This month the Swift's trip computer has been recording ever-improving efficiency. Last month the dash was displaying 47.2mpg and in just three weeks we've improved that by 0.5mpg.
Given we've been pounding the motorways to and from events at, er, motorway speeds, that's impressive. Actual mpg has reflected this too - it's now up to an amazing 47.9mpg.
What don't we like about the Suzuki Swift?
I've done a lot of motorway miles in the Suzuki this month, and when one inconsiderate front seat passenger left the chair in a sub-optimal position after leaving the vehicle, it screwed up my over-the-shoulder lifesaver when pulling in on the motorway.
Similar in design to the supercar slayer
You see the rear three-quarter view isn't great anyway. The Swift has a rear window reminiscent of an upturned pane from a Nissan GT-R.
Coupled with its blacked-out A-pillar and angular interaction with the roof, it's actually similar in design to the Japanese supercar slayer and looks similar if you squint. Sort of...
It meant less than a small porthole's glass area to try and spot a car on your inside. I kept forgetting to move the seat forward again, but once back to its normal position average visibility was restored.
Another minor issue with the Swift is the right-hand stalk arrangement. In most cars it's one swipe down for one wipe of the windscreen and up in stages to control the speed of the wipers. Not so in the Swift - it's totally reversed.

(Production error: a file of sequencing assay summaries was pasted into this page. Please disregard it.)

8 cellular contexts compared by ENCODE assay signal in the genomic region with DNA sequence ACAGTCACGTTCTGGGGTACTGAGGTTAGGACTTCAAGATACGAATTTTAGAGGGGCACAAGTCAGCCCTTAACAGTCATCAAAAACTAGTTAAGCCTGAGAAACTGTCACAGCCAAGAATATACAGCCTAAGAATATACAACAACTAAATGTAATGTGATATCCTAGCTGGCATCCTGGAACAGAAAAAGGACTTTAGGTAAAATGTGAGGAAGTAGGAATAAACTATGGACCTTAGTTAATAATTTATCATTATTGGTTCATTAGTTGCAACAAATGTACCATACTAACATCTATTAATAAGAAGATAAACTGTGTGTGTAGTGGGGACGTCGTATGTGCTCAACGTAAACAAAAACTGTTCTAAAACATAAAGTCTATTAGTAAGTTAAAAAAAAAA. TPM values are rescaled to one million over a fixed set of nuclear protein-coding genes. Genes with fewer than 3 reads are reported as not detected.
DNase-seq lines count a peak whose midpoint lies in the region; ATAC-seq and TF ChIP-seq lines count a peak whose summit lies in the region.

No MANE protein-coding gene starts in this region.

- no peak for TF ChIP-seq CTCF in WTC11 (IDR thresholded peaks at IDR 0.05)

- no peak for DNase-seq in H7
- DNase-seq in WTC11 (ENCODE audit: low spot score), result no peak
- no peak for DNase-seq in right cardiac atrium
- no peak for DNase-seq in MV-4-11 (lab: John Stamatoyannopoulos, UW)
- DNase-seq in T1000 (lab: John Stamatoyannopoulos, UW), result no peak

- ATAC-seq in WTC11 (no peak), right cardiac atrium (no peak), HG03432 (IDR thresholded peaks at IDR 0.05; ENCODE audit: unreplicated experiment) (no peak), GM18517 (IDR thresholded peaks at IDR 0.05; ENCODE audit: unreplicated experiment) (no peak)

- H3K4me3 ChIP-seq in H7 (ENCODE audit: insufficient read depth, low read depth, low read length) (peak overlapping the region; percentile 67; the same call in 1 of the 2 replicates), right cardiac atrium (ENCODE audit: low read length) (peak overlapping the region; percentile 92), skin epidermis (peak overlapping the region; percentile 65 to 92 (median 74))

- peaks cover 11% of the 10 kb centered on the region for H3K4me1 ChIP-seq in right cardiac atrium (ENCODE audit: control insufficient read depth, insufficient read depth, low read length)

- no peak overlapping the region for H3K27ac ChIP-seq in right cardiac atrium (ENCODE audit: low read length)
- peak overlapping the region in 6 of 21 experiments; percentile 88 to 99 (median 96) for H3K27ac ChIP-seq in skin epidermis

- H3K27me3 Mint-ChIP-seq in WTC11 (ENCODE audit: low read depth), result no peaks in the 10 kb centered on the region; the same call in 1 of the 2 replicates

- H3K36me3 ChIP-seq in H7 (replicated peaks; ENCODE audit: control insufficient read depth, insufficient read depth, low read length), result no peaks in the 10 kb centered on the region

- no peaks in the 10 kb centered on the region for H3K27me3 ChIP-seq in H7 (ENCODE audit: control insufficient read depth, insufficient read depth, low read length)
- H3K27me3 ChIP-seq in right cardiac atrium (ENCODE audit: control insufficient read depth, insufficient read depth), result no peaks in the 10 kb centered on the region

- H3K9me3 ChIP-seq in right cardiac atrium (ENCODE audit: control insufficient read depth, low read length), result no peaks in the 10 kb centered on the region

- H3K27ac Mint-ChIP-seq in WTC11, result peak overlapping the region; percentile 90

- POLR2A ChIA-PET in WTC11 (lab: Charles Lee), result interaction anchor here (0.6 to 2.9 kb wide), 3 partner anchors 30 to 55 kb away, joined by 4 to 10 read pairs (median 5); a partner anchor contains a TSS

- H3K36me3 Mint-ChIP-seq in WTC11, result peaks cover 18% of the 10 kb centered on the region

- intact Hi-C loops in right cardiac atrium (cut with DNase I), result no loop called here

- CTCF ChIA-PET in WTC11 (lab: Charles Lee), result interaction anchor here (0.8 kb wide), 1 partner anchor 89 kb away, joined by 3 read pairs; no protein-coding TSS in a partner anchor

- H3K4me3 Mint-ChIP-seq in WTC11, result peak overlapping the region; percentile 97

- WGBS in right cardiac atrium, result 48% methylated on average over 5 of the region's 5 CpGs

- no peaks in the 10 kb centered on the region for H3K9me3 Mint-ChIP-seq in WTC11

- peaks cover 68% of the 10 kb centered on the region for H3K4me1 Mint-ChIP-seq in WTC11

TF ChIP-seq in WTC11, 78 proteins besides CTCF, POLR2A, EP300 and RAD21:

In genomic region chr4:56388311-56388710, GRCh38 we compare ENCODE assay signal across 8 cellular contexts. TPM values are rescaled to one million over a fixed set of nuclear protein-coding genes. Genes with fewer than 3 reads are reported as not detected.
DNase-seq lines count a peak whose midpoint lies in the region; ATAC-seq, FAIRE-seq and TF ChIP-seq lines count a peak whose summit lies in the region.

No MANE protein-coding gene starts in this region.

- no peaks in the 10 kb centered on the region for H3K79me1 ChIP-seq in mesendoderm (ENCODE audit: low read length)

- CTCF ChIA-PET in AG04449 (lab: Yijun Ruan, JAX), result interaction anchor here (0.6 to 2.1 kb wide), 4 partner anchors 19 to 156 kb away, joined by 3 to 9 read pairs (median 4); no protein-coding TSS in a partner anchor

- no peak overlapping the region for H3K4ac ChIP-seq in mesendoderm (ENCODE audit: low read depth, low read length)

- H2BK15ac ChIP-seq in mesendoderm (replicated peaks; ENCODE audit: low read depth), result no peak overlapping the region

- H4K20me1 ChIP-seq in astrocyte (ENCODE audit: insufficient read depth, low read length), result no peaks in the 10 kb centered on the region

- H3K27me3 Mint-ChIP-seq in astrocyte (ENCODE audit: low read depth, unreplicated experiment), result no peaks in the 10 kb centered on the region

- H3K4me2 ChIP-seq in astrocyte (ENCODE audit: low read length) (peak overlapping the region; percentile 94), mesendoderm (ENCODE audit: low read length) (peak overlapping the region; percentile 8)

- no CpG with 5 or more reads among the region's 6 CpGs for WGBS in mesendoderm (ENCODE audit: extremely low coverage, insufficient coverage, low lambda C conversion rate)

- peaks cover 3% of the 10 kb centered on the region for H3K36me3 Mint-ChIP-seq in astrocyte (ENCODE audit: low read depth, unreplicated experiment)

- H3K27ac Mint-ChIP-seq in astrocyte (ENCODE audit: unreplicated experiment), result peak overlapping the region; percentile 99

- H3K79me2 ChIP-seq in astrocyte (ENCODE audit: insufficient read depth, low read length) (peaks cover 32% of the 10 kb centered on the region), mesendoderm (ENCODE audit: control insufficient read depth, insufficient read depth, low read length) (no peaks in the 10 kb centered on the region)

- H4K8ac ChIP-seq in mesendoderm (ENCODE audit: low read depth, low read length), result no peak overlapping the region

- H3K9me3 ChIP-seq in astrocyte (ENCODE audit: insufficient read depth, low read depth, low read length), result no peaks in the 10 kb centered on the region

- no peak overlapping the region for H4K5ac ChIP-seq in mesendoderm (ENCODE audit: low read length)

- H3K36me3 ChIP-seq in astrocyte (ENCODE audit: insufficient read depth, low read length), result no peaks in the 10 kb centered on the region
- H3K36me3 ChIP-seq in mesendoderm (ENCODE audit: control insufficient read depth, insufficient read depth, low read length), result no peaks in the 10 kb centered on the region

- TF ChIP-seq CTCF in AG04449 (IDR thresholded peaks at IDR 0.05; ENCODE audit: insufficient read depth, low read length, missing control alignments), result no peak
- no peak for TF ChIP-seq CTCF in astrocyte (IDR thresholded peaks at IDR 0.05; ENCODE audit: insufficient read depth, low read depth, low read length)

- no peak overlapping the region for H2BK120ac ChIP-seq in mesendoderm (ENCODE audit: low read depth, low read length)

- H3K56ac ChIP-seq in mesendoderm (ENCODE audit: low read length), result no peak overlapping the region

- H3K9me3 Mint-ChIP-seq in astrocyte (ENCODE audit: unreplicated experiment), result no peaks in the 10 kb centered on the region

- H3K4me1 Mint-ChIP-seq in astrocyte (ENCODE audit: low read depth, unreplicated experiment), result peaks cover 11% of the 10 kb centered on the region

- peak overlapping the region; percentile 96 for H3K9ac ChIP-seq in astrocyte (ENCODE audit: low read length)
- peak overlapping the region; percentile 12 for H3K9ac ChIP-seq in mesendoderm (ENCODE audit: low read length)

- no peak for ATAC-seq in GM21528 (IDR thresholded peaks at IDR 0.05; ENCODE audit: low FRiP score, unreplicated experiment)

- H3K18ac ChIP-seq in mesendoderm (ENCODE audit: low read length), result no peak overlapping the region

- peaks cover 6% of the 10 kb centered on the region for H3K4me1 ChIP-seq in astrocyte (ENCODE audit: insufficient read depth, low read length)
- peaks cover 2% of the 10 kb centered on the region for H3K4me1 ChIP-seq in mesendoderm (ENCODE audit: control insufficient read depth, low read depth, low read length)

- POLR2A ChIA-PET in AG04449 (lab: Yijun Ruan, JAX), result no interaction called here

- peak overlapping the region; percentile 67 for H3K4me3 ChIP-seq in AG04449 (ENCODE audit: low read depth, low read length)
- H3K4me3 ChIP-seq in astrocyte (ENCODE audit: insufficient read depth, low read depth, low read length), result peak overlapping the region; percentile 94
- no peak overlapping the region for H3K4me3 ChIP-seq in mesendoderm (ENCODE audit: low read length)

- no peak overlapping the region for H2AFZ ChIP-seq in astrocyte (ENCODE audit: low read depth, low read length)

It's only through familiarity with European cars that means I sometimes get it wrong - and my fault entirely, of course - but it's just an observation I've noted throughout my time with the car.
But why is it such low resolution?
Another minor issue we have centres with the car's audio interface. It's clear and pretty easy to use for both music and Bluetooth phone calls. But why is it such low resolution?
When the display in the dash gets a nice hi-res graphic for the trip computer and clock, why does the stereo screen get a dot matrix display like a '90s Nintendo Gameboy?
Oh, and the complaint about the annoying parcel shelf since I've had the car? I was vindicated this month when CJ borrowed the Swift for a few days. His sentiments on the matter echo mine.
What's next for the Suzuki Swift?
It seems as though we've centred on more things that we dislike about the Swift this month than stuff we hold the car in such high esteem for. Maybe that's true, but it's still a cracking little motor in terms of its dynamics, efficiency and equipment-to-price ratio.
Next month will certainly highlight the first point in that trio of positives as we've got some interesting and unusual tests for the little Suzook's chassis and that communicative steering. Stay tuned.
Report 1: Suzuki Swift arrival
Report 2: Suzuki Swift month two
Report 3: Suzuki Swift month three
Report 4: Suzuki Swift month four (this report)
Report 5: Suzuki Swift month five
Report 6: Suzuki Swift final report
Need to know
Engine: 1.2-litre Dual VVT petrol
Performance: 0-62mph in 12.3 seconds, 103mph top speed
Power / torque: 94hp @6,000rpm / 87lb ft @ 4,800rpm
Insurance group: 9E
List price: £12,515
Options fitted: Metallic paint (£399)
Price as tested: £12,914